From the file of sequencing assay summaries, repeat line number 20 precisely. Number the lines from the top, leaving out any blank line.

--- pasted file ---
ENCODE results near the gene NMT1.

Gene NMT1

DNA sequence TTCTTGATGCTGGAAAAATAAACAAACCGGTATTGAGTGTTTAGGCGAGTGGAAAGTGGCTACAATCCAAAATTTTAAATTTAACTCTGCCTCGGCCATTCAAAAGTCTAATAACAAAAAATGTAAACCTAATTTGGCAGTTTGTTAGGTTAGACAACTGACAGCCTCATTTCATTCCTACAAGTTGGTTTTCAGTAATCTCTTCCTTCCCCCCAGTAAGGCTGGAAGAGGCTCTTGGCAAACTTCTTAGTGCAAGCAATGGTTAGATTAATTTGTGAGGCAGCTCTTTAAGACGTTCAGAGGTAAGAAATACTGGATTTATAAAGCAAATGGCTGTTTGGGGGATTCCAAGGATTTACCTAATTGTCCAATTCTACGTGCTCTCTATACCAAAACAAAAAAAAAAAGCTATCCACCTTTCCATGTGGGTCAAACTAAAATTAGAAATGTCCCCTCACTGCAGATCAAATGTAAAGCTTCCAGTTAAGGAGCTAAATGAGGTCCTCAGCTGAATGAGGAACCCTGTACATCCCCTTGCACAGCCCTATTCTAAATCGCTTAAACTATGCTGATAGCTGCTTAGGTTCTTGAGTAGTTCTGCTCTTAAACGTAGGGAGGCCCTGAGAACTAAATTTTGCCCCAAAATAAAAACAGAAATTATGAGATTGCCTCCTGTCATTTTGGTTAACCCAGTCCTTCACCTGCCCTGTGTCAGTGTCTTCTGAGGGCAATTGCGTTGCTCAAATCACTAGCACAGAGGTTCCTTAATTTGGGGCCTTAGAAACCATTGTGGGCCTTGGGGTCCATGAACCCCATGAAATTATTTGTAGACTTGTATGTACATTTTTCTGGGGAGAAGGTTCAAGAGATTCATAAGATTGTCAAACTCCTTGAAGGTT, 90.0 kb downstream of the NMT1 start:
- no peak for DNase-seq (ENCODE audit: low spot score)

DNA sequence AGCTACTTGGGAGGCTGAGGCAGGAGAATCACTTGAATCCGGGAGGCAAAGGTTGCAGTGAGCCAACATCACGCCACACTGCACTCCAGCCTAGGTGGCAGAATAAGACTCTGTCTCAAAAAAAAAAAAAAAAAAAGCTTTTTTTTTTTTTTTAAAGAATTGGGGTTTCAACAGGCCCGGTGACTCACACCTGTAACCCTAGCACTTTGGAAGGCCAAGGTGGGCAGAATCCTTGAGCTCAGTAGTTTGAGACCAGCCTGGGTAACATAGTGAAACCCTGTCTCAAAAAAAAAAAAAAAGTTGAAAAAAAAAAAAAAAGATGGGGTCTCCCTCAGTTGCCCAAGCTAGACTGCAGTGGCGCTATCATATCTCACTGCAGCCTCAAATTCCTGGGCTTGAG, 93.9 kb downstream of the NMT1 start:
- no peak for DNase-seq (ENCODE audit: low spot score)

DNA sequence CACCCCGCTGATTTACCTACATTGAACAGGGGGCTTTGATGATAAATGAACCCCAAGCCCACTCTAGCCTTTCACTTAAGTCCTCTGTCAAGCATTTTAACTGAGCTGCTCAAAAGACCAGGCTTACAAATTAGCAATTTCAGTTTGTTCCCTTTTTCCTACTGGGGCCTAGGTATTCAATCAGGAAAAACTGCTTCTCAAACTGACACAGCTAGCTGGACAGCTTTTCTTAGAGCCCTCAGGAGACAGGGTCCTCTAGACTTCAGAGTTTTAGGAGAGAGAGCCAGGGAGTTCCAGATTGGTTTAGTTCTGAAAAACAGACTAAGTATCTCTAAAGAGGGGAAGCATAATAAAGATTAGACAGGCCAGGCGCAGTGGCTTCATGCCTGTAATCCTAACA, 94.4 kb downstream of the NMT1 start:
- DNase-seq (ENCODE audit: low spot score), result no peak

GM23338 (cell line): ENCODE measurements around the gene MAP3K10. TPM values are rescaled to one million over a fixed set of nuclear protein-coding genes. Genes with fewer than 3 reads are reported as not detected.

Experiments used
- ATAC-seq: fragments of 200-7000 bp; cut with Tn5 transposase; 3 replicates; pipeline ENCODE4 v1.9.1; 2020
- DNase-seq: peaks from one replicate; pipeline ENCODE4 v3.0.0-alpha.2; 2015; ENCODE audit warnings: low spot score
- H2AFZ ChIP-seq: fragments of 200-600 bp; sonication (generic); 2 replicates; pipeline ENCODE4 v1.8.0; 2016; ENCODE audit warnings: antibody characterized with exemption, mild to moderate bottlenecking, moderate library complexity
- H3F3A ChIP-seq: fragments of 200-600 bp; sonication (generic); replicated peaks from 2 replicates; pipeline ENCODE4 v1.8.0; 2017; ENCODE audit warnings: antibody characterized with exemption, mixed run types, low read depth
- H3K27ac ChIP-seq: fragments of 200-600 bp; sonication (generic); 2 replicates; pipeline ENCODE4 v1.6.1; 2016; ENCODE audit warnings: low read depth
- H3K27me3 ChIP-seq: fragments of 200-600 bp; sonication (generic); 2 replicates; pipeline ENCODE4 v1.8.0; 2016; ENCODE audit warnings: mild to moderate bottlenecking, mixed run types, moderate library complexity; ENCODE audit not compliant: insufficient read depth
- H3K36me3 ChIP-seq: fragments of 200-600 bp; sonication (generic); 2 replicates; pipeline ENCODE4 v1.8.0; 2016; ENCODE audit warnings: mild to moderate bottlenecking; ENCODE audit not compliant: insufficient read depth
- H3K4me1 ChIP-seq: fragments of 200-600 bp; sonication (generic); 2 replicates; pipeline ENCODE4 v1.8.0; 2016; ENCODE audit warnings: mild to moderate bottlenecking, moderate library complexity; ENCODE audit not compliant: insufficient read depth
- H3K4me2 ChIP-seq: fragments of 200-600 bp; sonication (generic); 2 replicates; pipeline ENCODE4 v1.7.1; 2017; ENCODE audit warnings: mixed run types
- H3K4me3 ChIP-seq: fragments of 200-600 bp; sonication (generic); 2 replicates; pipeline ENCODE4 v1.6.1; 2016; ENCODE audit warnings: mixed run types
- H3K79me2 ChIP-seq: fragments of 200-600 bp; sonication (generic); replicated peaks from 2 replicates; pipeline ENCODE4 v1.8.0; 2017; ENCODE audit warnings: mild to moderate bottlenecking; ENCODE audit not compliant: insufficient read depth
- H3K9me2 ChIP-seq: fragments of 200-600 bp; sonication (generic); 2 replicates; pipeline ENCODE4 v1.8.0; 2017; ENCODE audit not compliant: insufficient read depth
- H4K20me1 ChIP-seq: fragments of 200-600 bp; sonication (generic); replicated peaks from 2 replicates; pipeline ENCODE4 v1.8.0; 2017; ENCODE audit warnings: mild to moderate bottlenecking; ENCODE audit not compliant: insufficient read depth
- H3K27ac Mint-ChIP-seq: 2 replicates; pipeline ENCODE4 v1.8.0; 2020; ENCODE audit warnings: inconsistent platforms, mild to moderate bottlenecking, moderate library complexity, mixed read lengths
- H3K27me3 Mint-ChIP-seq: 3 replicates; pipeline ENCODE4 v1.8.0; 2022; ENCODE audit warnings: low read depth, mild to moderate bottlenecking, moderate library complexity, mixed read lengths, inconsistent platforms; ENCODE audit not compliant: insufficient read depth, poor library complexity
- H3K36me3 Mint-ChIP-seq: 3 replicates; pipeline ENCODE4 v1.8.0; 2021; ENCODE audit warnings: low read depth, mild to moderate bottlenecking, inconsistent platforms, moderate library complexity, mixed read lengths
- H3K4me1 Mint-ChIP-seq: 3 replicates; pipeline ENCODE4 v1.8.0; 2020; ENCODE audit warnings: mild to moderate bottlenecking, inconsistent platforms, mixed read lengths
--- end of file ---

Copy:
- H3K4me3 ChIP-seq: fragments of 200-600 bp; sonication (generic); 2 replicates; pipeline ENCODE4 v1.6.1; 2016; ENCODE audit warnings: mixed run types